Be careful with the Thanksgiving Day bird!

So, you've heard from others that cooking a turkey in a fryer makes it taste better than one that was roasted in the oven. Friends or family may have told you that the meat is moist, more so than a turkey from the oven, and you may have also heard that the skin tastes better when it's crispy, and not slimy and gross.

So you said, why not, and either purchased a turkey fryer or maybe even borrowed one from a friend.

Be forewarned, using a turkey fryer is VERY DANGEROUS. So, here are a few things NOT TO DO when cooking the bird in one.

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Don't use a turkey fryer near anything that you care about.

Cooking oil is VERY combustible, and if a turkey fryer is not used correctly, there's a chance of a massive, explosive, fireball.  Anything close by, like a house, a garage, or a car, could easily start on fire within seconds.  Move your turkey fryer at least ten feet away from any structure, or human being for that matter.

Don't use a turkey fryer with either a broken or unstable base.

Outdoor turkey fryers are powered by propane, and there is an open flame directly under the base that holds the pot, a pot filled with cooking oil that's at least 350 degrees Fahrenheit. Make sure that the entire unit is firmly grounded and stable so that nothing has a chance of tipping over and igniting.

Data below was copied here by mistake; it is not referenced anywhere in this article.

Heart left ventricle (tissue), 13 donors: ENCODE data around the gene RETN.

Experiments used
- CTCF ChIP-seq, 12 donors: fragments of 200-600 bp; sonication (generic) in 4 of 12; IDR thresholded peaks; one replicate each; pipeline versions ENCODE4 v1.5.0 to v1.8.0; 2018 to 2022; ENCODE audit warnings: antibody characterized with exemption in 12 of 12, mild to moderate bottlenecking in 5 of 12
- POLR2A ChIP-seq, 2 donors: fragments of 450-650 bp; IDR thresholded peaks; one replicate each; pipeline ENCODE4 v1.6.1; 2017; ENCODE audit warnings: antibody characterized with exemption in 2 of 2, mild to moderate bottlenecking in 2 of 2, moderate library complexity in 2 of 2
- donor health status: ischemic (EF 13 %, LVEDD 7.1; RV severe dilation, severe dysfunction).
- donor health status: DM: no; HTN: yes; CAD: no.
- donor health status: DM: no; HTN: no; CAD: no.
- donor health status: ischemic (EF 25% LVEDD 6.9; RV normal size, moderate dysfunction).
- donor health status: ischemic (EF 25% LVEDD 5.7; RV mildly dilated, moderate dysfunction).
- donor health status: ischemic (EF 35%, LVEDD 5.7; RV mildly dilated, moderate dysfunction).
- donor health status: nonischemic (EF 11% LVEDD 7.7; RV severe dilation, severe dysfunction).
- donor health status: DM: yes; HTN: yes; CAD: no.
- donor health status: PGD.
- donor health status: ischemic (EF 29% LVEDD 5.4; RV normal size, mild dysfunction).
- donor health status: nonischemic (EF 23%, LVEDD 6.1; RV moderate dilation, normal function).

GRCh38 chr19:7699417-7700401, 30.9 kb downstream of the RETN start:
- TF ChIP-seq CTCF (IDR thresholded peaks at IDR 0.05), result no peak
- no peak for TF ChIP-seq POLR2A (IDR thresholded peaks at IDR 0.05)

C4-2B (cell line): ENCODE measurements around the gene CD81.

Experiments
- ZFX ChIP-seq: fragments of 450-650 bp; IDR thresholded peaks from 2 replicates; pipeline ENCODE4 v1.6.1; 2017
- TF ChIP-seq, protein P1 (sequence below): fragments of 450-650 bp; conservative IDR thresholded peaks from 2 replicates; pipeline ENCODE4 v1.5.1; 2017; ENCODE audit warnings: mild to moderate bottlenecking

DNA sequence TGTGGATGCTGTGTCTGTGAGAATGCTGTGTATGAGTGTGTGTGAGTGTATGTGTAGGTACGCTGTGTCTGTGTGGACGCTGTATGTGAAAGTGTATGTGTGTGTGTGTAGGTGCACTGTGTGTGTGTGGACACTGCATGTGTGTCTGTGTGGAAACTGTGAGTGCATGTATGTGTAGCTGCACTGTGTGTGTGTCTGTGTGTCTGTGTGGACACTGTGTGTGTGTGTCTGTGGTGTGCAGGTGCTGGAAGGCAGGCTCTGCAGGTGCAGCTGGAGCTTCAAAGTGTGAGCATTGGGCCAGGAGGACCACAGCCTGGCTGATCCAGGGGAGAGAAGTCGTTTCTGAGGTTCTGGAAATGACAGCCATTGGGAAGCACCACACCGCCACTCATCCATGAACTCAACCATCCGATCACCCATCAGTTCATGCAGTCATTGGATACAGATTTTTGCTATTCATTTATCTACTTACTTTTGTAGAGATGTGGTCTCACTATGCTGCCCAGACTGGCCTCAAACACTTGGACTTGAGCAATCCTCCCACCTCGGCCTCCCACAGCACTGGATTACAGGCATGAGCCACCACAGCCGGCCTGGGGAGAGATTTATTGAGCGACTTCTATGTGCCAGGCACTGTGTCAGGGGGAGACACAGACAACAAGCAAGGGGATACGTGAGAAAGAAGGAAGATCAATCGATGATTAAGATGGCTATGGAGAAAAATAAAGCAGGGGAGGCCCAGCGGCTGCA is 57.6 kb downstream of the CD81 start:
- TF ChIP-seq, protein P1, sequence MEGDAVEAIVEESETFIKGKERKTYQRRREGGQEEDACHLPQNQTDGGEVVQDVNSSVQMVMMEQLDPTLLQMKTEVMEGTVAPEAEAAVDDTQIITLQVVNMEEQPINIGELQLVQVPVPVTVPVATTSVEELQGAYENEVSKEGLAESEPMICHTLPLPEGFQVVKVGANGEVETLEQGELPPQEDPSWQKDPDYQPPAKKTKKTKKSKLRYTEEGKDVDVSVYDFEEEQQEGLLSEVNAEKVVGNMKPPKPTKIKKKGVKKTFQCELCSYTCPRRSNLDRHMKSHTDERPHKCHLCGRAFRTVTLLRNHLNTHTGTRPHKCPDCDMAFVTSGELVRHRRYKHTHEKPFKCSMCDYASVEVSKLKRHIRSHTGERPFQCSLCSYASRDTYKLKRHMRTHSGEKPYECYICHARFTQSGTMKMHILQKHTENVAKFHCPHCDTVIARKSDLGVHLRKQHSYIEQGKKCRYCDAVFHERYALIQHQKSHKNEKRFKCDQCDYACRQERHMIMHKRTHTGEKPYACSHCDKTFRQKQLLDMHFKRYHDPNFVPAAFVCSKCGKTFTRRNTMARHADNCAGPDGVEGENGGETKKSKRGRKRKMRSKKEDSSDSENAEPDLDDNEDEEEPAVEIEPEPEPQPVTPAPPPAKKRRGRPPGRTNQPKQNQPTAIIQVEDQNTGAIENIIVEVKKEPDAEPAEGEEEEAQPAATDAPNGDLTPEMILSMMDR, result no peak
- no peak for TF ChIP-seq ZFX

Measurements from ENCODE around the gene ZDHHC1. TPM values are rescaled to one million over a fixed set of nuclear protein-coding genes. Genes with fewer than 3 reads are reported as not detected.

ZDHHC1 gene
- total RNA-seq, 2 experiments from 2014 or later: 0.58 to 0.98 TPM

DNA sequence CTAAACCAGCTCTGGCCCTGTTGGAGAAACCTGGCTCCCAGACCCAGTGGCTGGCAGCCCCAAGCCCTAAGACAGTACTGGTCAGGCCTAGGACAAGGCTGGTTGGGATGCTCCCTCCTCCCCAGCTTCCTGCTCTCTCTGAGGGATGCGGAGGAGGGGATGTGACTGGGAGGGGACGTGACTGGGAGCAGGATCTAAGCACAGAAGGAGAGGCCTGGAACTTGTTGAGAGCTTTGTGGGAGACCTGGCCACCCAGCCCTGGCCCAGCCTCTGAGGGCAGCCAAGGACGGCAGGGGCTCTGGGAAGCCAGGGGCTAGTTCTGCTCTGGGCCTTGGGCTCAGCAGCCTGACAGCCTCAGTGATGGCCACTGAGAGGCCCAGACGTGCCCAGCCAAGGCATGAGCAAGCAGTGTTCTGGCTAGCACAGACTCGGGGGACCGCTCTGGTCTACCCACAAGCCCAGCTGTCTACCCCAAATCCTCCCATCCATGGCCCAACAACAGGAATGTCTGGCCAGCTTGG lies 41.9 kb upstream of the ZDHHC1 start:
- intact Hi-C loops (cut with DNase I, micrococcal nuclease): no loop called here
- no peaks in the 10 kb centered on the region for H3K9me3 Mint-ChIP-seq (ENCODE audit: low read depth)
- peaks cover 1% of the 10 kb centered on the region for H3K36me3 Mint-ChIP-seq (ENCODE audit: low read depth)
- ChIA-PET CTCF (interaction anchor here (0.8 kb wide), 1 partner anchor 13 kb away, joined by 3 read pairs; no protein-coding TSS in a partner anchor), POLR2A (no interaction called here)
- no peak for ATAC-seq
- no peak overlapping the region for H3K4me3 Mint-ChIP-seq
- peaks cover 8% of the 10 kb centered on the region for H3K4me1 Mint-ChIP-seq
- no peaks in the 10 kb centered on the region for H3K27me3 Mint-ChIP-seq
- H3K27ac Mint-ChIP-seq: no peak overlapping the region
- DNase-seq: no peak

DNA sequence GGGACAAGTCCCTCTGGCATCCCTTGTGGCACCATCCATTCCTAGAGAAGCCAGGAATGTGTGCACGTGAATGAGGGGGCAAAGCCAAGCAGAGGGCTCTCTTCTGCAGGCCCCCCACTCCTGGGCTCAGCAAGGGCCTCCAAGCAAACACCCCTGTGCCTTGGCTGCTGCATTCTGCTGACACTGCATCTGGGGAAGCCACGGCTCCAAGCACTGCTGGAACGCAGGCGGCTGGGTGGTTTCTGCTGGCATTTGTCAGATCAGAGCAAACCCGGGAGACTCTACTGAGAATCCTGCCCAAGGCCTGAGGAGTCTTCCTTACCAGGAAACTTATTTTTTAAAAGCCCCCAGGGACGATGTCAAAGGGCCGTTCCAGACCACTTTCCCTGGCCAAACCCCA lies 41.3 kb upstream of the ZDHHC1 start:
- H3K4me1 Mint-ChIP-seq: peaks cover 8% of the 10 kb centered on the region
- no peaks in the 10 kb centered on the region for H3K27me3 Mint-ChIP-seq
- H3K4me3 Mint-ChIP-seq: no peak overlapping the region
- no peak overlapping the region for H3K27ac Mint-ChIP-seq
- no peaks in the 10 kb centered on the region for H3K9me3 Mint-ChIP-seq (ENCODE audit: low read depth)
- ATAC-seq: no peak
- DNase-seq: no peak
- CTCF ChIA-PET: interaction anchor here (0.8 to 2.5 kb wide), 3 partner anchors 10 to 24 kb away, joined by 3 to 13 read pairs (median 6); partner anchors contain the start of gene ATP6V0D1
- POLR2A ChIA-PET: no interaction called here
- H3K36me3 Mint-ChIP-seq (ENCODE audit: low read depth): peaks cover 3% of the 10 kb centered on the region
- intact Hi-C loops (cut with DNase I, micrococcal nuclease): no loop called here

Do not overfill the pot with cooking oil.

The last thing that you want to happen is to have that combustible cooking oil overflow and hit that flame, as it will ignite immediately.  Read the instructions thoroughly so that you know exactly how much oil to use.  For measurement purposes, most people will put both water and the bird into the pot before the cooking process even begins, so that they know exactly how much cooking oil to use.

Don't put a frozen turkey into the pot.

A frozen or partially frozen turkey will cause the cooking oil to spatter.  Spattering cooking oil will burn you or anyone else that is around the fryer.  Spattering cooking oil will also make its way down to the flame and ignite.  Do not use your turkey fryer when it's raining or snowing, as the cooking oil will spatter in those conditions as well. Be VERY CAREFUL putting the turkey into the fryer or taking it out of it as contact with the cooking oil will burn you.  Also, when the cooking oil gets too hot it creates vapor, which will make it spatter as well.

Do not use water to put out a cooking oil fire.

Throwing water onto a fire of this kind only makes it worse, as the cooking oil will spatter horribly and the fire will not go out.  It's very important that you have a chemical fire extinguisher right there with you when using a turkey fryer.

Don't use a turkey fryer.

Deep frying a turkey is much quicker than roasting one, and the meat is moist and the skin is crispy. But, most folks will pass when it comes to using a turkey fryer, and for good reason.  Roasting one in the oven is much safer.

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